South African companies associated with China need to be aware of the country’s recently passed Personal Information Protection Act (PIPL), which came into force in November 2021, said law firm Webber Wenzel.
According to South African Revenue Agency statistics, China is South Africa’s major trading partner. In July 2021, imports from China to South Africa accounted for the majority of national imports (19.4%), and exports from South Africa to China accounted for the majority of South Africa’s exports (12.6%).
Moreover, China’s investment in the South African economy has been steadily increasing over the years. Chinese organizations are investing in key South African economic sectors, including energy, electricity and other infrastructure development initiatives.
“Following the China-South Africa trade and investment roundtable in China in July 2021, relations between the two countries are likely to be further strengthened in the near future,” said Webber Wenzel.
“Chinese laws and regulations are important for South African organizations that do business with organizations in China and abroad.”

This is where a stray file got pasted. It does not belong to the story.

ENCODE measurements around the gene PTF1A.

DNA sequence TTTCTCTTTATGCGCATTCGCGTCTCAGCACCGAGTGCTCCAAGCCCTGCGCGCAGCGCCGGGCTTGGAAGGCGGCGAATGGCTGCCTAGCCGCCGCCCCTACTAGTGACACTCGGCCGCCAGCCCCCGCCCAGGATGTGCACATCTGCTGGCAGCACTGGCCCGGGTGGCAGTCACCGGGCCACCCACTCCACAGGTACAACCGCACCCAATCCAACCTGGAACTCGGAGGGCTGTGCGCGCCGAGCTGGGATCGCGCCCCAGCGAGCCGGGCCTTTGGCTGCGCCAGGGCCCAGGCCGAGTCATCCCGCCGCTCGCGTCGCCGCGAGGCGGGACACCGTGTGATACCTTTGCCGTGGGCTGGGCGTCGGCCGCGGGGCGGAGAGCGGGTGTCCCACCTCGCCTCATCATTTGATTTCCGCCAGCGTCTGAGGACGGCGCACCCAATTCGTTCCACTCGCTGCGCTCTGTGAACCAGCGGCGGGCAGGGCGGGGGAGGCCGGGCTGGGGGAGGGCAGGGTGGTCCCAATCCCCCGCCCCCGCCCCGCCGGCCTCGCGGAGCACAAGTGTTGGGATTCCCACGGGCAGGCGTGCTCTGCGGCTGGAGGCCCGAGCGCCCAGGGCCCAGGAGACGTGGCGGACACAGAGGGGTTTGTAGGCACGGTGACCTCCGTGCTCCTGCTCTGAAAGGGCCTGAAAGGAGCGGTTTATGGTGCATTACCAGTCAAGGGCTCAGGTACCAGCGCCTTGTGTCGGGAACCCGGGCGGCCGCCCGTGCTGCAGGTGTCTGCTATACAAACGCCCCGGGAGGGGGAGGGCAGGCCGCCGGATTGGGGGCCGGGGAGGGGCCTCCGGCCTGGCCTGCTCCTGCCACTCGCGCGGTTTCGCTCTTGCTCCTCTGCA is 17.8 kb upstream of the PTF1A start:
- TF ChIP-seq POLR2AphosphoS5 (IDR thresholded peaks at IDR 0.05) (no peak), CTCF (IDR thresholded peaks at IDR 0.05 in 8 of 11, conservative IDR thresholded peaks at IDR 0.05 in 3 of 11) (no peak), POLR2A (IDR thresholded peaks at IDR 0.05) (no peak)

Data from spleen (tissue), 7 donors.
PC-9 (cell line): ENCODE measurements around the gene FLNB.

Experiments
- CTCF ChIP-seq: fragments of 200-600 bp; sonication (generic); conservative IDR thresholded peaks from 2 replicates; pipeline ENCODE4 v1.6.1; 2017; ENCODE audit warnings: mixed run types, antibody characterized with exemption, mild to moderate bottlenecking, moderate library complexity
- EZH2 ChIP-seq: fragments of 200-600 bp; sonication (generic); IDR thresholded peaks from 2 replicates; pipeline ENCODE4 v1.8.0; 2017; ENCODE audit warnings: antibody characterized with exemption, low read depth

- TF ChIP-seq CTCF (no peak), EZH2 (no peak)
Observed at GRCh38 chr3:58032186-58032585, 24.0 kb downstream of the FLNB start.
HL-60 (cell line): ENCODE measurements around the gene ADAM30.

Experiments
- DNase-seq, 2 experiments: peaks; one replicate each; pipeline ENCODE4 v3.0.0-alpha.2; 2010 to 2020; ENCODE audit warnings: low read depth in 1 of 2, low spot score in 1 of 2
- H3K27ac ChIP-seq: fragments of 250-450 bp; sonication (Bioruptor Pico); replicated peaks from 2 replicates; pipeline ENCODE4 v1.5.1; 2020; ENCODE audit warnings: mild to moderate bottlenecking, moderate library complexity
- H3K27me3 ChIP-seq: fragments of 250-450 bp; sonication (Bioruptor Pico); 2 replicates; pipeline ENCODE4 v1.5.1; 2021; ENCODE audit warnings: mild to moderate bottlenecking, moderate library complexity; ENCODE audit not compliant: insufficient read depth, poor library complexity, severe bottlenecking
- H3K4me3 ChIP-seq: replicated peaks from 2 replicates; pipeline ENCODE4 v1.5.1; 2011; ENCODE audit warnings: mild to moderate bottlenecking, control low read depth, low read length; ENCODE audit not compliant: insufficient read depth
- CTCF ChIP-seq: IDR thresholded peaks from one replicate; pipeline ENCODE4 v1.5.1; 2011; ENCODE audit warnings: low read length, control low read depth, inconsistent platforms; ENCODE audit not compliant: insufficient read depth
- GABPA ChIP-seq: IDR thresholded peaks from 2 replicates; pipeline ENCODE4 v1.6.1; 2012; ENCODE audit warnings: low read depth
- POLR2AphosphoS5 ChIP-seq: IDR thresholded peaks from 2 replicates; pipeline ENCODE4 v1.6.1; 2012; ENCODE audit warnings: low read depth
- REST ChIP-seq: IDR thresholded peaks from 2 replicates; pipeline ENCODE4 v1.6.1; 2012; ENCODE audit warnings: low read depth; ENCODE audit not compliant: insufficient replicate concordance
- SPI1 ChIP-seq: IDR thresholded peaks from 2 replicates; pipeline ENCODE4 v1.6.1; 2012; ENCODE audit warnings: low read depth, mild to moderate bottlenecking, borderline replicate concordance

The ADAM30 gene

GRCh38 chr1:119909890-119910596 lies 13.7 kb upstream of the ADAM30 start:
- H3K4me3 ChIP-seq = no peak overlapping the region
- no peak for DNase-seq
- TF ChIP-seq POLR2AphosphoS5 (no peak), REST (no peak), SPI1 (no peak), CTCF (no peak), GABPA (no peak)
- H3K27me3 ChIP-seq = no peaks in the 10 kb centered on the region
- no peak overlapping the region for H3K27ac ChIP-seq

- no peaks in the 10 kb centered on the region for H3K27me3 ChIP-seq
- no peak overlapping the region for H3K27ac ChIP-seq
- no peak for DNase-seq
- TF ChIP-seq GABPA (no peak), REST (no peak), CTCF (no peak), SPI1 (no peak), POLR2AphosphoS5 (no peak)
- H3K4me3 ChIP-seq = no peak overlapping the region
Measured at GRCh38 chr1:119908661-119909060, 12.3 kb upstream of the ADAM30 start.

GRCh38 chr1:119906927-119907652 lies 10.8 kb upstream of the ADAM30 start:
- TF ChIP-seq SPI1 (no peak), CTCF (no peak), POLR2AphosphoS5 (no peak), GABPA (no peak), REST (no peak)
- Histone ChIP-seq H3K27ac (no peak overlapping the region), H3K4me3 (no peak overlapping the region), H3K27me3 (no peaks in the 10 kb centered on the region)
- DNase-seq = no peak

Of particular importance, the company said, is a new privacy law passed in China, entitled “Personal Information Protection Law” (PIPL).
“PIPL will come into effect on November 1, 2021. In many respects, PIPL is similar to the EU’s General Data Protection Regulation and South Africa’s Personal Information Protection Act (POPIA). Includes unique features of.
“South African organizations in the categories described below should consider PIPL.”
Below are some of the important considerations that South African companies should be aware of.
“South African organizations engaged in trade relations with China, forming part of a Chinese corporate group, or having other business relations with China are approaching the compliance deadline of November 1, 2021. With that in mind, we need to be aware of the compliance requirements contained in PIPL, Webberwenzel said.
- Commentary by Peter Grealy (partner) and Cindy Leibowitz (knowledge lawyer) of WebberWentzel, and Alex Roberts of Linklaters (Shanghai)
How China’s new privacy law will affect South African business
Source link How China’s new privacy law will affect South African business